Introduced for the 991-generation Turbo and GT cars, Total 911 explains how rear-wheel steering works and how it isn’t such a new technology
Porsche first experimented with passive steering of the rear wheels on the 928, developing the clever, toe-compensating ‘Weissach steering’ suspension setup. However, it wasn’t until the release of the 918 Spyder that a full active rear-wheel steering system made its way to a Zuffenhausen sports car. Since then the system has also been rolled out on all but the base 911 Carrera.
With its rear-engined layout the 911 has a tendency to understeer due to a lack of weight over the front wheels. In order to rectify this on the 991 generation, the wheelbase has been lengthened more than the body, helping to effectively transfer more load to the front wheels compared to the 997. This, though, has brought its own problem. The longer the wheelbase, the less responsive the car is when it comes to handling.
This is where the rear-axle steering system comes in. At speeds below 31mph the rear wheels are steered up to 2.8 degrees in the opposite direction of the front wheels. This effectively reduces the car’s wheelbase, making it more manoeuvrable at low speeds. As a comparison, 2.8 degrees of turn on the front wheels would equate to 45 degrees of steering lock.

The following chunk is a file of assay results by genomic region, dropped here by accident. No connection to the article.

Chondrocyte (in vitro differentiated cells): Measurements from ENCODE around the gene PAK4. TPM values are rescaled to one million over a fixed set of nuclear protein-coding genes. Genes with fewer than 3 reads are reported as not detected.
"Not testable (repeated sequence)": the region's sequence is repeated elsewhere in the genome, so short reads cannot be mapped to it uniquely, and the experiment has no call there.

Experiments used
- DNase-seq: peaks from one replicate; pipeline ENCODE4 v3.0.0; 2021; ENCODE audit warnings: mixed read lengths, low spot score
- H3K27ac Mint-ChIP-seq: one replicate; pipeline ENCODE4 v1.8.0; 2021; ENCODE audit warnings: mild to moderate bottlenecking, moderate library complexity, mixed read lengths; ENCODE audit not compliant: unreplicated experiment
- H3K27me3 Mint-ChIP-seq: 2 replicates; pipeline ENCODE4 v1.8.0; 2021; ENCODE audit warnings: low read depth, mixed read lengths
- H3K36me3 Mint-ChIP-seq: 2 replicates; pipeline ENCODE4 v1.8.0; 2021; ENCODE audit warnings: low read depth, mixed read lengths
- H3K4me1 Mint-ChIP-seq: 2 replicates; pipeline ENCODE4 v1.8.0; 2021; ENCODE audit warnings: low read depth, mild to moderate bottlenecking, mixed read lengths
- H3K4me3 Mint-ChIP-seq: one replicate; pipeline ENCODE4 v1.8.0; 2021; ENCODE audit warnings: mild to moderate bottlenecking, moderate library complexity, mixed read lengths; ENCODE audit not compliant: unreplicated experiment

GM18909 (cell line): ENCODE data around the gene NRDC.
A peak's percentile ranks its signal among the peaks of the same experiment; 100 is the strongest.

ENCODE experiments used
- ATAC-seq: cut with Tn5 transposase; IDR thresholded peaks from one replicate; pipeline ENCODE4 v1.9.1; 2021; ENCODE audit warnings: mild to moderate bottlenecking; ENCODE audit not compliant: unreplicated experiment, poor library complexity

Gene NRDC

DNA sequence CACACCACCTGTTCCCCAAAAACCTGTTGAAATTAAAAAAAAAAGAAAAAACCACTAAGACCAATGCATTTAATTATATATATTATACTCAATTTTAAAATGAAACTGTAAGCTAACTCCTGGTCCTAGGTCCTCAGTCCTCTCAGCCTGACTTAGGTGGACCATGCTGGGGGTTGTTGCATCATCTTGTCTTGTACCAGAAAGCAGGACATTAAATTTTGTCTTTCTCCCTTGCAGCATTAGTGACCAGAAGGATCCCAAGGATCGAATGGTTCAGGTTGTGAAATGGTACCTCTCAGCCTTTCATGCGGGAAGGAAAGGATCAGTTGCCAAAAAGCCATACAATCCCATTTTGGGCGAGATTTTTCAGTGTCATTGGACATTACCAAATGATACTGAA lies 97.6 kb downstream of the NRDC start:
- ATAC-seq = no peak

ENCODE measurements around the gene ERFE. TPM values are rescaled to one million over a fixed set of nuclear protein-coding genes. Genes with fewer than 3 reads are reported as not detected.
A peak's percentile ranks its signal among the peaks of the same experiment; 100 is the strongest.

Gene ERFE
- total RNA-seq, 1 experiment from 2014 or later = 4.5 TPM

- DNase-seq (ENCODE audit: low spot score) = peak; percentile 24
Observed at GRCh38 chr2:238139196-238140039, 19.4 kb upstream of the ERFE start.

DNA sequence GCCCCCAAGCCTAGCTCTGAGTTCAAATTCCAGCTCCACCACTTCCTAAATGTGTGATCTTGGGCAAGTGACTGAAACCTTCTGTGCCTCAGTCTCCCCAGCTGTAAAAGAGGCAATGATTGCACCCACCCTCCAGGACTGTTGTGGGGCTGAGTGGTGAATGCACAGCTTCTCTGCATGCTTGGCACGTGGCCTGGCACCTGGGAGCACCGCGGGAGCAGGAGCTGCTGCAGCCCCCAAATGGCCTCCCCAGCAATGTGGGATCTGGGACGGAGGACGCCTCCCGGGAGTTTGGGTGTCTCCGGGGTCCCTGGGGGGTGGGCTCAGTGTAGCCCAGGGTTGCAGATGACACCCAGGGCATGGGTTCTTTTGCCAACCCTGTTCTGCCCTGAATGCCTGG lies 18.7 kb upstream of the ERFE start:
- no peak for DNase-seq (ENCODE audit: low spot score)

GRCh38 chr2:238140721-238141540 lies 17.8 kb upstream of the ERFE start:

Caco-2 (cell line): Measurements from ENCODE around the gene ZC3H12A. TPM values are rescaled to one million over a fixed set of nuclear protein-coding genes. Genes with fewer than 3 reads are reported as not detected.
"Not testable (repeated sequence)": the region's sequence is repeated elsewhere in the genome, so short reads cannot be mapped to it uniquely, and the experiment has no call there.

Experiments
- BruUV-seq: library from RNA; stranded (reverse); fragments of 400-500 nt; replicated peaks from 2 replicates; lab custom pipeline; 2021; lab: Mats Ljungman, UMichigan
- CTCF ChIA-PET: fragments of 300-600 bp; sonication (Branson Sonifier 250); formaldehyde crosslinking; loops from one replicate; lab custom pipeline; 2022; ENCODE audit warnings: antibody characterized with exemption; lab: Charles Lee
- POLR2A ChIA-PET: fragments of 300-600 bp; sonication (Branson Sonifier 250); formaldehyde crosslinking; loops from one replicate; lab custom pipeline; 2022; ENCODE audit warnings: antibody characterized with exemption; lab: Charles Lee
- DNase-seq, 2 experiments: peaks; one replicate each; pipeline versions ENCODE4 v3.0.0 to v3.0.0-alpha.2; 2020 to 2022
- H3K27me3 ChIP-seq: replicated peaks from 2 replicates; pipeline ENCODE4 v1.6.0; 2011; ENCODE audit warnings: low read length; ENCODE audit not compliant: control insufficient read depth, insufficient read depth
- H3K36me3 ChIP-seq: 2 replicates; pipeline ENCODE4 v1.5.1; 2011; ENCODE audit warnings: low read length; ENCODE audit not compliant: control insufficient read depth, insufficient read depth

When the car is travelling over 50mph the rear-axle steering turns the rear wheels up to 1.5 degrees in the same direction as the front. This effectively lengthens the wheelbase, making the car more stable in high-speed corners.
It also enables the rear wheels to load up faster, improving the 991
GT3 and Turbo’s ability to change direction. The whole system uses two electromechanical actuators bolted on to either side of the chassis just fore of the top wishbone. Steering arms connect to the top of the rear uprights. The actuators are connected to the car’s ECU before sending a signal that causes electrical motors to either ‘push’ or ‘pull’ the steering arms to create the required angle and direction of rear-wheel steering.